Recently I came across a twelve-part essay on fashion by a French novelist and intellectual. It was a predictably tweedy take on the act of getting dressed: dry, humorless, and smelling faintly of rumpled wool. The intellectual railed at the bored tastemakers, the cruel style arbiters, and the coercive economic-driven creations of desire. He wasn’t wrong, not really. But the argument felt stale. I couldn’t help feeling that I’d read it before, and that I wanted a fresher set of thoughts.
We read this kind of criticism all the time; it is both correct and uninspiring. It needn’t have given me pause, except the intellectual seemed troubled, too. In the essay’s closing passages, he tried to imagine another way to talk about sartorial rituals and admitted—almost plaintively—that he wished he’d written something else.
He didn’t, though. I am less interested in speculating why than in dressing up his tweedy essay in something a little more dynamic. I want to know if it can be made new, and I think I have just the garment: a latex bodysuit, given me by a good friend a few weeks ago. In my short experience with the suit, it has proven anything but stale. It would look terrible on the intellectual. But I think it might flatter his essay—lending its twelve-part body a fresh latex skin—even if at first the material seems ill-chosen, the fit awkward and strange.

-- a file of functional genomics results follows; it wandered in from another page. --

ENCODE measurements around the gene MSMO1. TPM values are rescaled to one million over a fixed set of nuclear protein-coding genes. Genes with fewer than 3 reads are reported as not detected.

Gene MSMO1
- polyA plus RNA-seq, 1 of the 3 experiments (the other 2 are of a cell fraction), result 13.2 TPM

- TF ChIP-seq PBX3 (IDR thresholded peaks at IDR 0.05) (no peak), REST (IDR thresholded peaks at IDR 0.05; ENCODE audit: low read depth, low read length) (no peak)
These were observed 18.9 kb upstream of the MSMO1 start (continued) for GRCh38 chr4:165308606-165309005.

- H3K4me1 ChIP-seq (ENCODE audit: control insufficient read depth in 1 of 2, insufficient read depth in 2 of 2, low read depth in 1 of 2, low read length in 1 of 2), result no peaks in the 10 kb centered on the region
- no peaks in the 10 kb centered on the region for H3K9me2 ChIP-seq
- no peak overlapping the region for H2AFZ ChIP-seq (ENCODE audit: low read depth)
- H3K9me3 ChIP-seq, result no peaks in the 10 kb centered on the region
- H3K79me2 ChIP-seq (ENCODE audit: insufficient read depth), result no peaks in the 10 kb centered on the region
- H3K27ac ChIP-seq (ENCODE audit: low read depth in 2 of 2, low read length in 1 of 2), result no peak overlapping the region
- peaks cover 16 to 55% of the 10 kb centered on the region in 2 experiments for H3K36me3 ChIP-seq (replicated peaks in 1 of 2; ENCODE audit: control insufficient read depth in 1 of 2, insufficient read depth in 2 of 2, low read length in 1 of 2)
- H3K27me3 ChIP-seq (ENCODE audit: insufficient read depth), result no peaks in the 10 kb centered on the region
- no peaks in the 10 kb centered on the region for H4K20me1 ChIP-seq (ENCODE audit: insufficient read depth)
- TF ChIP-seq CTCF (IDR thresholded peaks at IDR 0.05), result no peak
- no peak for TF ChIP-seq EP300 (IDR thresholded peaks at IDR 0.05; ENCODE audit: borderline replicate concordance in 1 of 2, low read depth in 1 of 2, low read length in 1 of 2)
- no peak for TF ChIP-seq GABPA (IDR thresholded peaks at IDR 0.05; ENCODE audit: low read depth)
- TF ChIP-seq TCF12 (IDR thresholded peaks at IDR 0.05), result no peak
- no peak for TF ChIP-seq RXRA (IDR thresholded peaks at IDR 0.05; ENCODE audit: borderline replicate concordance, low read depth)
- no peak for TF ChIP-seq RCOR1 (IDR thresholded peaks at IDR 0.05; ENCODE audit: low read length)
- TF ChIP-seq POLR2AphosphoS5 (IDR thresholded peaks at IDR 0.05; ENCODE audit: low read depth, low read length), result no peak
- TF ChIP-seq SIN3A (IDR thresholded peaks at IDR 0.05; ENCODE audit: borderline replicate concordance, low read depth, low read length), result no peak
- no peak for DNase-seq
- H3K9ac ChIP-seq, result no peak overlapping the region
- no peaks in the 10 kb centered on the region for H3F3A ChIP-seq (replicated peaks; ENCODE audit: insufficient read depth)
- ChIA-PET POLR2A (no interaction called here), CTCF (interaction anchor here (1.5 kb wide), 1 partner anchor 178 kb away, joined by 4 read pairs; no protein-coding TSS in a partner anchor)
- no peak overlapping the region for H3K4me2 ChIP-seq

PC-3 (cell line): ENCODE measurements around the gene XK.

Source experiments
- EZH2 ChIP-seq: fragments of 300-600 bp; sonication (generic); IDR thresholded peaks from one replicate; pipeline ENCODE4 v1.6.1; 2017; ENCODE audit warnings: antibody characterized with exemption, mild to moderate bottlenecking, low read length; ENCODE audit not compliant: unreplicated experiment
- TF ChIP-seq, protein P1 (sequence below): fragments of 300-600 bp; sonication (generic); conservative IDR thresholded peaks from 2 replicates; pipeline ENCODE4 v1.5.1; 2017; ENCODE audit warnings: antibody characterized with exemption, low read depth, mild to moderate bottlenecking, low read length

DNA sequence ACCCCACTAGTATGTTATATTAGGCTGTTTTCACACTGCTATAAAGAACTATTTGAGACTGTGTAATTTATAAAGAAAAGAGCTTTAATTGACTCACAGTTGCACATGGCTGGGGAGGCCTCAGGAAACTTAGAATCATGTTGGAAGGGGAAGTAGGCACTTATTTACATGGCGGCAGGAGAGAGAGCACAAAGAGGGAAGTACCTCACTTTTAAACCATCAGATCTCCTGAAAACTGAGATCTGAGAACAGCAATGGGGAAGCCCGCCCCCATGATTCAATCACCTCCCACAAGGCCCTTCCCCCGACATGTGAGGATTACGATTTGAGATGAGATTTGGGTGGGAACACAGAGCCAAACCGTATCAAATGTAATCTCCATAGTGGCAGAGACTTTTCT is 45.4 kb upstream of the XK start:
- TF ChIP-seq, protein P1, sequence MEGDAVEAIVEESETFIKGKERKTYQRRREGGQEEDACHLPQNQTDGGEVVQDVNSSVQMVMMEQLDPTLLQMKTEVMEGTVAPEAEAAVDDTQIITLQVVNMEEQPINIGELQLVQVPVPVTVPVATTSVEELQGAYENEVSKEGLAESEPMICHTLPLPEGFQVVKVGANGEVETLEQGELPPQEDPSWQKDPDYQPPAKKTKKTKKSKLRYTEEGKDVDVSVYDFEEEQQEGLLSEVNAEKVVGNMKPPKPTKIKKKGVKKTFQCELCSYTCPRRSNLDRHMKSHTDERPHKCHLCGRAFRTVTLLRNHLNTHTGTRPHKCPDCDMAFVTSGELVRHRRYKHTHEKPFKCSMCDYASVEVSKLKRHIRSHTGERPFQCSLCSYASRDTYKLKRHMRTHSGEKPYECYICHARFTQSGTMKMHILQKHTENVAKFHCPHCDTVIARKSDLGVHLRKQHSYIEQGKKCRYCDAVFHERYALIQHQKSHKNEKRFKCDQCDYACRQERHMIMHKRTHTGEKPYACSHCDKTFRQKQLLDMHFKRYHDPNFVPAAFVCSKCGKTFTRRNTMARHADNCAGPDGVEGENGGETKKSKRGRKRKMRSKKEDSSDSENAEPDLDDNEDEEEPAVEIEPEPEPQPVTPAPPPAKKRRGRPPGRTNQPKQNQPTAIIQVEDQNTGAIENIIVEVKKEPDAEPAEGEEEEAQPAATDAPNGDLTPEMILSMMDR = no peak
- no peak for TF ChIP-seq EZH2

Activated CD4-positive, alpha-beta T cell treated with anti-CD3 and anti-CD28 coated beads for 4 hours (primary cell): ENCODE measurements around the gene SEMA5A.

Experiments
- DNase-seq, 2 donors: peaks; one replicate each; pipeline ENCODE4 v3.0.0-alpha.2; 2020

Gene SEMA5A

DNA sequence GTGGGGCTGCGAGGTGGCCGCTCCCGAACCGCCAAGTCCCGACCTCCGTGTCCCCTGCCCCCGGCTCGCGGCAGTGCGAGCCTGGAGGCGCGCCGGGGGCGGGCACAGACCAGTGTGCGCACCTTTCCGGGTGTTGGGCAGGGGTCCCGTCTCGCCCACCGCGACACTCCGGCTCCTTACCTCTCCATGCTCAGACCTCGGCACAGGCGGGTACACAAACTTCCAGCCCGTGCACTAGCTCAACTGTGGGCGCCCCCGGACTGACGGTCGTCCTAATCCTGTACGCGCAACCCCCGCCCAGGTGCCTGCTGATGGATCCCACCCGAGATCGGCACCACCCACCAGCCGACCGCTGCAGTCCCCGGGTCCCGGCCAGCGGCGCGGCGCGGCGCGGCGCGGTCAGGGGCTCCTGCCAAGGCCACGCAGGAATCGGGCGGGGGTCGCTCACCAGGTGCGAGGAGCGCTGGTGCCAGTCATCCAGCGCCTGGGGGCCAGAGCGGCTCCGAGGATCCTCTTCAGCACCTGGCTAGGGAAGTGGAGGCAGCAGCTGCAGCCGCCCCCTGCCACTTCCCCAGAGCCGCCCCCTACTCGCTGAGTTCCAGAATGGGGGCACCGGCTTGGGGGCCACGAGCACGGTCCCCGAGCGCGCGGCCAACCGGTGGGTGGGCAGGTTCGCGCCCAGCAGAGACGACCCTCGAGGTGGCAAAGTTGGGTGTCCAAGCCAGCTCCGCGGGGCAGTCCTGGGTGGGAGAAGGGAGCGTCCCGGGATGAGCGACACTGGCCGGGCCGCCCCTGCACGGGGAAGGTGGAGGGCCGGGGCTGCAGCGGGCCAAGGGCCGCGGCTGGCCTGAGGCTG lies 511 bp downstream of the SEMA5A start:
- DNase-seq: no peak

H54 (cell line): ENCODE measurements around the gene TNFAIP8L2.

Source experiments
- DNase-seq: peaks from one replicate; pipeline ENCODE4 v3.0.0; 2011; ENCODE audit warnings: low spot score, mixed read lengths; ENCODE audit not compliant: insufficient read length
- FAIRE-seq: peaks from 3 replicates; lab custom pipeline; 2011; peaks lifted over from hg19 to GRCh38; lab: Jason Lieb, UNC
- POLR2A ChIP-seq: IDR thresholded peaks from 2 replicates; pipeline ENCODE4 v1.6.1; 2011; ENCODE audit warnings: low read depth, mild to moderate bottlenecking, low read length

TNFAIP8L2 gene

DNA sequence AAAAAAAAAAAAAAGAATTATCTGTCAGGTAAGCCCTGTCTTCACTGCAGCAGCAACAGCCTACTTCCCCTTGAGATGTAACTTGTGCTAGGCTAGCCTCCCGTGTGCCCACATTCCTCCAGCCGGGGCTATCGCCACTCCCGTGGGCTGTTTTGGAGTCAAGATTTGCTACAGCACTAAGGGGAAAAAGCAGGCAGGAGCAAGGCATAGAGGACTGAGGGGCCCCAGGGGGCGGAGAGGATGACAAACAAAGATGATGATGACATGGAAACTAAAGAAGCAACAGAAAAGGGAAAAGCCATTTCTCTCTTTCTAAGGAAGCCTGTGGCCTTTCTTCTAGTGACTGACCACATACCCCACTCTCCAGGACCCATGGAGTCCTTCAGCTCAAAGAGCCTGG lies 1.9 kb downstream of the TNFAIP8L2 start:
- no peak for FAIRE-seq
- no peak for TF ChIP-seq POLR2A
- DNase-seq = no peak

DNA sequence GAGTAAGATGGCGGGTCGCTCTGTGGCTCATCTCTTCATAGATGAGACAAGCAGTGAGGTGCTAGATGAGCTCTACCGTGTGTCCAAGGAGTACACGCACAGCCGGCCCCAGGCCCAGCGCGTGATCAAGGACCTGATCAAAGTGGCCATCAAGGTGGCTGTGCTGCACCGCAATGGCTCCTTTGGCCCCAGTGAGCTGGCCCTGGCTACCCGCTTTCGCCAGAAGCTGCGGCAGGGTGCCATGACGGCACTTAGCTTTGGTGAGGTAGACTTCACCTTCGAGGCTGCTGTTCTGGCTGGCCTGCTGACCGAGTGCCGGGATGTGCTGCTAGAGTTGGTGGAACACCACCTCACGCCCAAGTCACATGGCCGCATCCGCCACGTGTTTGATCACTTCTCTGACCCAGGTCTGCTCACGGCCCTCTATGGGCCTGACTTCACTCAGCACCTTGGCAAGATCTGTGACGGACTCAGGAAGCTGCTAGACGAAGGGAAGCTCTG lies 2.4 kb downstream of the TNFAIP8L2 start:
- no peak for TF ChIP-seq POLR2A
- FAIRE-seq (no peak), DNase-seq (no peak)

A latex bodysuit asks its wearer for perseverance. It is not a garment thrown on in a groggy morning daze. The suit must be powdered, your skin should be lubed, and still the process does not usually go smoothly. The rubber pulls your skin in every wrong direction. It enumerates your drynesses. You get pinched and twisted and look, on inspection in the mirror, as though you’re wearing a well-tailored tire.
So you shine the suit with a lintless rag and silicone polish. You have to be patient because latex doesn’t reveal itself quickly. You buff your arms, and buff your legs; you run the rag over your ribs and hips. And finally, slowly, the suit admits its sheen: velvet, metal, and a liquid hint of risk.